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Creative Process: Angela DeMontigny
Max Mosher meets the Aboriginal designer who mixes leather with Chinese R&B

Angela DeMontigny, whose designs have pushed the boundaries of Aboriginal fashion since 1995, doesn’t simply enter the Gladstone Hotel–she arrives. It’s an event. Having driven in from out of town, she lugs in a wheeled clothing rack and along with bag after bag of her hefty designs. I offer to help. They are not light.

“I’m a leather chick so everything’s heavy,” she says. “When I travel, people are like, ‘Oh my God! Do you have bodies in there?’” 

Early in her career DeMontigny modeled, easy to believe given her height and confident composure. She speaks quietly, but when she laughs her head snaps back as she lets out a loud cascade of musical notes. 

DeMontigny, who hails from British Columbia, initially thought she wanted to be an interior designer. However, when she interviewed for a college program the admissions officials told her it was all about knocking down walls.

“And I was like, ‘That’s not what I want to do!’”

So modeled and produced fashion shows, including a roadshow for hairstylists. When it occurred to her to try designing she enrolled in a community college program for fashion design, although she learned more by just throwing herself into the business.

“They don’t show you how the industry works,” she explains. “You know, all the short cuts you have to take. All the insane amount of things you have to do if you have your own line. They don’t prepare kids for that.” DeMontigny started her company at age 24 selling hand-painted clothes. “That was all the rage back then in Vancouver.”

She also worked as an assistant manager at a high-end designer clothing shop.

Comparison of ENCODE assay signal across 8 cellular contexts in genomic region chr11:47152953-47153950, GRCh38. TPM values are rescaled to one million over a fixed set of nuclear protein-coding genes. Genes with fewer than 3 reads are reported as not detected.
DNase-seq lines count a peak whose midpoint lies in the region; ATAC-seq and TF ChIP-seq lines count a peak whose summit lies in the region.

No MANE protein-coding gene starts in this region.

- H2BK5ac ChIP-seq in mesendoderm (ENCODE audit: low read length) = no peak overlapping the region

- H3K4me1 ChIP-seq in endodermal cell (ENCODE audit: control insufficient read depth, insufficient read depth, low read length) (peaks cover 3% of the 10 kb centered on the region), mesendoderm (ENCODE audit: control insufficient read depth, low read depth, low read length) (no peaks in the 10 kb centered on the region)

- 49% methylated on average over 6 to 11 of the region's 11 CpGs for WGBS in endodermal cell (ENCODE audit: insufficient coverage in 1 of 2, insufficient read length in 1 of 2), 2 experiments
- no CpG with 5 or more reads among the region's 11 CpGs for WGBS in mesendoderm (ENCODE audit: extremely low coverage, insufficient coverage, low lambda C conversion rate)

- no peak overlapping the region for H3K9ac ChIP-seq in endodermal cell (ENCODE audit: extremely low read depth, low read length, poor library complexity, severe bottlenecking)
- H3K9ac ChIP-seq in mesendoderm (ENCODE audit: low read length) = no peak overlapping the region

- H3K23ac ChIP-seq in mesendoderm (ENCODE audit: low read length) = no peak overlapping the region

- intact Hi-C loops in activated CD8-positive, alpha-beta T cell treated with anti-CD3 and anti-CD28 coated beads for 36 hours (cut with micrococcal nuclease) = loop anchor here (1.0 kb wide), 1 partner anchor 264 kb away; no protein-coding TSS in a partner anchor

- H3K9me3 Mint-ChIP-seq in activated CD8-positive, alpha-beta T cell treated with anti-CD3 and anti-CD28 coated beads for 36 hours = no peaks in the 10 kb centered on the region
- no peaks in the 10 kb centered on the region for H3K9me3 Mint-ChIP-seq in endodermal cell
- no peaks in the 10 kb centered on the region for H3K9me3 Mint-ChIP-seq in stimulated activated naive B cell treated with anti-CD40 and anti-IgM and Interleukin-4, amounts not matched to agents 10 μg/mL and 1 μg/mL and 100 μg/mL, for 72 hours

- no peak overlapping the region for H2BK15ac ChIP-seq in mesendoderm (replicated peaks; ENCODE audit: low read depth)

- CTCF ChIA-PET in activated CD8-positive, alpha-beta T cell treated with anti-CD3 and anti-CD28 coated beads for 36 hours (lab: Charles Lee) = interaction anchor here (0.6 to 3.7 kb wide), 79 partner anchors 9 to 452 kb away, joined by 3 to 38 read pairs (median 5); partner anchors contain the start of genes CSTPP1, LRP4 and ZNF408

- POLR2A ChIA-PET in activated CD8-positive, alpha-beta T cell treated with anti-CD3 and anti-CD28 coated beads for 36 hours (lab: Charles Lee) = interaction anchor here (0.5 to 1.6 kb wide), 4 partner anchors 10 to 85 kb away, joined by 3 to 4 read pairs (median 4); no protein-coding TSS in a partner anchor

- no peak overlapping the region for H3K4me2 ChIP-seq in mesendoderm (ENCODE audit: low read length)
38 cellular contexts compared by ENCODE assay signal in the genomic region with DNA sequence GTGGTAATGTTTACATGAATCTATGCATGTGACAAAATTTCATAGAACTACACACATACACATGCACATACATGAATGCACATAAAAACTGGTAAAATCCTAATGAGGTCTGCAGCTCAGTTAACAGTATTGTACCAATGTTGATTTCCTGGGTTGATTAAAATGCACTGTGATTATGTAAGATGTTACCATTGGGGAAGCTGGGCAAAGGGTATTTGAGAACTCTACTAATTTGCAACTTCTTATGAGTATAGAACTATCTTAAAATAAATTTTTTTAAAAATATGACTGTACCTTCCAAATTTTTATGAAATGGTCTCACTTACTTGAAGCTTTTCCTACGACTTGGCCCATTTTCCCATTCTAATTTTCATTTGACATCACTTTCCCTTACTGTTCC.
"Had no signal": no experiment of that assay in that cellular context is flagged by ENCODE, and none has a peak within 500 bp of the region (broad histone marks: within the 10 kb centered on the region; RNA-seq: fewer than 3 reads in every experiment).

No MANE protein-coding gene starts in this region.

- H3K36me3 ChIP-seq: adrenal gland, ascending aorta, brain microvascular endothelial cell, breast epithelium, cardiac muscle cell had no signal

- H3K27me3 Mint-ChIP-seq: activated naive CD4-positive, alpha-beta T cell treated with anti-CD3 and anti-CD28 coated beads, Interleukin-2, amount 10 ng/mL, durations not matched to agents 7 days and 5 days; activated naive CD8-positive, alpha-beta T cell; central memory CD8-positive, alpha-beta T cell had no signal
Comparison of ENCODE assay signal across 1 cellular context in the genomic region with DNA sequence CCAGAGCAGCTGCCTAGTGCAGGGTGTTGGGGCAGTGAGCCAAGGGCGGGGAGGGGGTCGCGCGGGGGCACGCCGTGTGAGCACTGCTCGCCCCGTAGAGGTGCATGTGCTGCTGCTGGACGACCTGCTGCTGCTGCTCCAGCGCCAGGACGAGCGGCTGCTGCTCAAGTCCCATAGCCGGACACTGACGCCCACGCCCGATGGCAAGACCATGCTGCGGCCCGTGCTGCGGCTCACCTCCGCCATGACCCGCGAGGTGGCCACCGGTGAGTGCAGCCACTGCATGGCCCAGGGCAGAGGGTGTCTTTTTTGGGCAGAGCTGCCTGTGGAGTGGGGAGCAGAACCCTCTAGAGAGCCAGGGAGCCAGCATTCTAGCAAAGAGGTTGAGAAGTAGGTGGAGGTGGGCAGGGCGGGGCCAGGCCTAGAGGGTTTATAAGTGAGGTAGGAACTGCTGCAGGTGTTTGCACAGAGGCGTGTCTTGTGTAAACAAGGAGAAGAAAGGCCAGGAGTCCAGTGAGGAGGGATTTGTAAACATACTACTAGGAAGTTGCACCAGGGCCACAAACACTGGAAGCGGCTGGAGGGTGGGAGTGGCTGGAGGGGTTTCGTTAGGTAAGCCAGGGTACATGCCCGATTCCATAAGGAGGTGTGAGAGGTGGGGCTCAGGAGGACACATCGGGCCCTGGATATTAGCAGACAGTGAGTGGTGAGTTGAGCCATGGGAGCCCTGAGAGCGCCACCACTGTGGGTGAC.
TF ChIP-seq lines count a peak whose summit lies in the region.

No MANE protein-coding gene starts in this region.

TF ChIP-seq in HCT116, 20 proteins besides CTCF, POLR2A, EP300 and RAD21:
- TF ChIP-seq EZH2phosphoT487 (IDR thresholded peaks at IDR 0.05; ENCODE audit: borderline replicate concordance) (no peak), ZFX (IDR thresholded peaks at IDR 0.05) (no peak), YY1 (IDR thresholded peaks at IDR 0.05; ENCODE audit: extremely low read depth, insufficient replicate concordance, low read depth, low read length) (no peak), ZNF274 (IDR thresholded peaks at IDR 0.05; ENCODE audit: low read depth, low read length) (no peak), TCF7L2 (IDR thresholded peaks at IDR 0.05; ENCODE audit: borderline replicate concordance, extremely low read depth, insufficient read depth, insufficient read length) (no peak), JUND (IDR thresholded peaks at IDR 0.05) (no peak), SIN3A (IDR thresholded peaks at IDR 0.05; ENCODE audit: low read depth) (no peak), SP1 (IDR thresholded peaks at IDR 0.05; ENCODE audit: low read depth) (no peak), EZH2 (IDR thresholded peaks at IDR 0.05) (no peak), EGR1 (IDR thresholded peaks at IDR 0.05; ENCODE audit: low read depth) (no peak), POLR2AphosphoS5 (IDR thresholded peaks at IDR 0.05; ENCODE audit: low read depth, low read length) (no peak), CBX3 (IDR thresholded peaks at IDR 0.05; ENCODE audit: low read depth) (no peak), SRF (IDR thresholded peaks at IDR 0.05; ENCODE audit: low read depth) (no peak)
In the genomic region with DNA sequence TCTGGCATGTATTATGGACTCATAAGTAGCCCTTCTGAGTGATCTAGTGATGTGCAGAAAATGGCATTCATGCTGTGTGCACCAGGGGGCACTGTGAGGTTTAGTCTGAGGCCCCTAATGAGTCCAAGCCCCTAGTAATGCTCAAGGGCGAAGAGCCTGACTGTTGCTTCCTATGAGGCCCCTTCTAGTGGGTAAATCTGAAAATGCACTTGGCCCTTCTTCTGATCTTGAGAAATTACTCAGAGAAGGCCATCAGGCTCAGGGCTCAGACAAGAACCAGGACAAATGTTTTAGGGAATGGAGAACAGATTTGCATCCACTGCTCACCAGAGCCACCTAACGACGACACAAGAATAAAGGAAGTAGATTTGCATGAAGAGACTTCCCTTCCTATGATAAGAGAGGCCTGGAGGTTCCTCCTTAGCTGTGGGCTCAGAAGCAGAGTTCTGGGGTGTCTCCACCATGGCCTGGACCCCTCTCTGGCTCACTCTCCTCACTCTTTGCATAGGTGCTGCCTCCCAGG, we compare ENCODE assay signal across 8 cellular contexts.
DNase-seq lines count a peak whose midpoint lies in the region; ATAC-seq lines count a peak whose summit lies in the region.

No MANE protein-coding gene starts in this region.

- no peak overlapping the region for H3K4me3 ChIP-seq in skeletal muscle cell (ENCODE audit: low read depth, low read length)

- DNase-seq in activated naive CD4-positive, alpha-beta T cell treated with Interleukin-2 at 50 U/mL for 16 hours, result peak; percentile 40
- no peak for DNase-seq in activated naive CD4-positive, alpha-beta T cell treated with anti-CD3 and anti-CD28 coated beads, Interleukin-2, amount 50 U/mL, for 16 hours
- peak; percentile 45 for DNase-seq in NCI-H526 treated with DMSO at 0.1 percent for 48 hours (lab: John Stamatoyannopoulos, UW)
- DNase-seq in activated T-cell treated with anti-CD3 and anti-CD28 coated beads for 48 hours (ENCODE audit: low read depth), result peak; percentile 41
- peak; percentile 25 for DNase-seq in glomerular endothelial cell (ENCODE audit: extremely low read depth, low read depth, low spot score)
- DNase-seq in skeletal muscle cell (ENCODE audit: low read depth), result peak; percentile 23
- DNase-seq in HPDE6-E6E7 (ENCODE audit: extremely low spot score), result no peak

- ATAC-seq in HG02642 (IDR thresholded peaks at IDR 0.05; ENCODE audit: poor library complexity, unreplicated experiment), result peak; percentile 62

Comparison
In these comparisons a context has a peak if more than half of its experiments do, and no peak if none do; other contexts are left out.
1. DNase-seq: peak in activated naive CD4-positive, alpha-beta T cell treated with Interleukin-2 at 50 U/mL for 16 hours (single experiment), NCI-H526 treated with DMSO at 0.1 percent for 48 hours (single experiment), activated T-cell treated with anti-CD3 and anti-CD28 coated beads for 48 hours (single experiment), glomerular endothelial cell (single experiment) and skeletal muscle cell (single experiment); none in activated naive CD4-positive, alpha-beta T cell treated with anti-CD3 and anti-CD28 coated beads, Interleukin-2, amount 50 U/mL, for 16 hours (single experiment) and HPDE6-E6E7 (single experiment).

“It actually was the best training ground I ever had.” In the trenches of working on commission she learned how to style disparate customers, build long term trust, and keep them coming back, skills that carried over into her own line. Her business relied more and more on custom orders, either for longtime clients who buys things from her every year or musicians and actors who like her Aboriginal culture meets rock star aesthetic.

“I’m not a really good line designer in the sense that just selling ready-to-wear stuff for stores bores the hell out of me.”

DeMontigny always liked leather but initially she was scared to work with it out of fear she’d make a mistake.

“Then I realized, I detest working with fabric. I hate it!” What she had first thought was leather’s shortcoming, you only get one shot with it, she came to see as an advantage. Each piece would be one of a kind, which is what she wanted to do anyway. Only after did she remember that, with Cree, Chippewa, and Metis heritage, leather was a part of her cultural background. “It’s in my DNA. I come from a line of trappers and furriers.”

Soon enough, leather became her signature. She’s even designed a leather wedding dress.

“It was a very contemporary fitted halter dress with white deer skin [and] tiger lilies beaded all over it, which just about killed me. Going through that thick leather, trying not to bleed on it…”

With many of DeMontigny’s garments, you can almost forget they are leather and suede because she treats them light like fabric. While she shows me many short skirt, ‘party girl’ dresses, she also specializes in tailored jackets and well-made purses that stand the test of time. When I ask her define her style, she casts herself as her label’s distillation.

“I design for real people but in a glamorous way,” she says. “It’s just how I live. I’m a working mom. I own my own business. I have to do a multitude of things in one day. And this is how I look. I’m not walking around in Lululemon. You can look glamorous and still be casual and not be over dressed. That’s my niche. Catering to people who appreciate quality and originality. That’s why my stuff is so expensive because I’m not making hundreds of the same thing. And I cater to real women, not a model who’s 14 and hasn’t developed yet.”

DeMontigny loves designing for musicians, like the Aboriginal singer who she’s styling for the upcoming Aboriginal People’s Choice music awards. She designs big clothes for big personalities.